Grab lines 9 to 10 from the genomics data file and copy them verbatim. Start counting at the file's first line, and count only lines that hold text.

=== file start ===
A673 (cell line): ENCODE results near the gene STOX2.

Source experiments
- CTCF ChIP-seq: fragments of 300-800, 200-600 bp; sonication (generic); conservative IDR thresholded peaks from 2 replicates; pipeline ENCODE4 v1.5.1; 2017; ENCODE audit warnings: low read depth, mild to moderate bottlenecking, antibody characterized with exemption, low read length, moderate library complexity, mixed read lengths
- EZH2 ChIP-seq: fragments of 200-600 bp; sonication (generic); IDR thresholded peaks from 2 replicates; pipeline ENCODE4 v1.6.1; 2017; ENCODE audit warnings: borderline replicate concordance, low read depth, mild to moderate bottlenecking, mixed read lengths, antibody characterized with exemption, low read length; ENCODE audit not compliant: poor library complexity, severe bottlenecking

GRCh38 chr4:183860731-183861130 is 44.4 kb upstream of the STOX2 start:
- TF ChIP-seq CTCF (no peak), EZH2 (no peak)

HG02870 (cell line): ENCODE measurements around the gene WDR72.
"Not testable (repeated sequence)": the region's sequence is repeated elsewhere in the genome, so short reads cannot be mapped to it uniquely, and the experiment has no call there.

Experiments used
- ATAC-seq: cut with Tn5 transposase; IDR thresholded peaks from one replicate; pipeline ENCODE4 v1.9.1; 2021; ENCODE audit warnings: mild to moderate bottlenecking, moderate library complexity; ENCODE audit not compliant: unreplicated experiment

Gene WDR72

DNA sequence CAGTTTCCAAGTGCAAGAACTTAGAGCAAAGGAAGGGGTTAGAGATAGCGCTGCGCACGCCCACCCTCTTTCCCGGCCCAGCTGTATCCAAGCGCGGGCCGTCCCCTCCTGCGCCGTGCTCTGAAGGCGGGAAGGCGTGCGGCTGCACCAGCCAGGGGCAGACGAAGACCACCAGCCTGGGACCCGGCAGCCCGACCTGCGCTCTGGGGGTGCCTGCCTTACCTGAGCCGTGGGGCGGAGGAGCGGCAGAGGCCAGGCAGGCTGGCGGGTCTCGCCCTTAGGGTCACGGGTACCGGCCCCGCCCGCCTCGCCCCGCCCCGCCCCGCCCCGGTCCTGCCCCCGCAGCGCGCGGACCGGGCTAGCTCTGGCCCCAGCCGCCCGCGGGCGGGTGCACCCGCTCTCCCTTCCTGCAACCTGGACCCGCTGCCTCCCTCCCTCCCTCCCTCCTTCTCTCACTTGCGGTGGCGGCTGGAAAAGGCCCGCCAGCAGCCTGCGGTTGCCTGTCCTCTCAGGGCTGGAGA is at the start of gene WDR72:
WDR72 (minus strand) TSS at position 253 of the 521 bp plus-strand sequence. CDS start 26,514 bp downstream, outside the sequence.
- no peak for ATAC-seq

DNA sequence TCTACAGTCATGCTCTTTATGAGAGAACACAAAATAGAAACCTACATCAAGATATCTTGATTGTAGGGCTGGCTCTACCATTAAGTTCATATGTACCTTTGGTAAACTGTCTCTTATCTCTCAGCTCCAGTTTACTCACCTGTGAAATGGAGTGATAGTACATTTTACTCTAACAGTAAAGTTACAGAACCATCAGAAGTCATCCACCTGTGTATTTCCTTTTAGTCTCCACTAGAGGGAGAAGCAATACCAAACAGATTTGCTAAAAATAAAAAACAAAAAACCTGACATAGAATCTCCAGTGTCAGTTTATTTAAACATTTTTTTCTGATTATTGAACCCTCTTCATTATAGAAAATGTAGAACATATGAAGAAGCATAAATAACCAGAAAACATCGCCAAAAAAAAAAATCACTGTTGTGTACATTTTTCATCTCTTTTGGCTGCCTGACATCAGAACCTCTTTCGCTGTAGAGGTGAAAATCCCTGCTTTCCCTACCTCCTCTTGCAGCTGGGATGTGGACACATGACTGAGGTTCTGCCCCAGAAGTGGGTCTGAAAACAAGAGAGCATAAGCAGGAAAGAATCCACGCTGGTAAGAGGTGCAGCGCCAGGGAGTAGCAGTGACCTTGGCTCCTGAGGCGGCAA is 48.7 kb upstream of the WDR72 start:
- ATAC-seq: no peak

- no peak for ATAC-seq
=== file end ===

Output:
Experiments used
- ATAC-seq: cut with Tn5 transposase; IDR thresholded peaks from one replicate; pipeline ENCODE4 v1.9.1; 2021; ENCODE audit warnings: mild to moderate bottlenecking, moderate library complexity; ENCODE audit not compliant: unreplicated experiment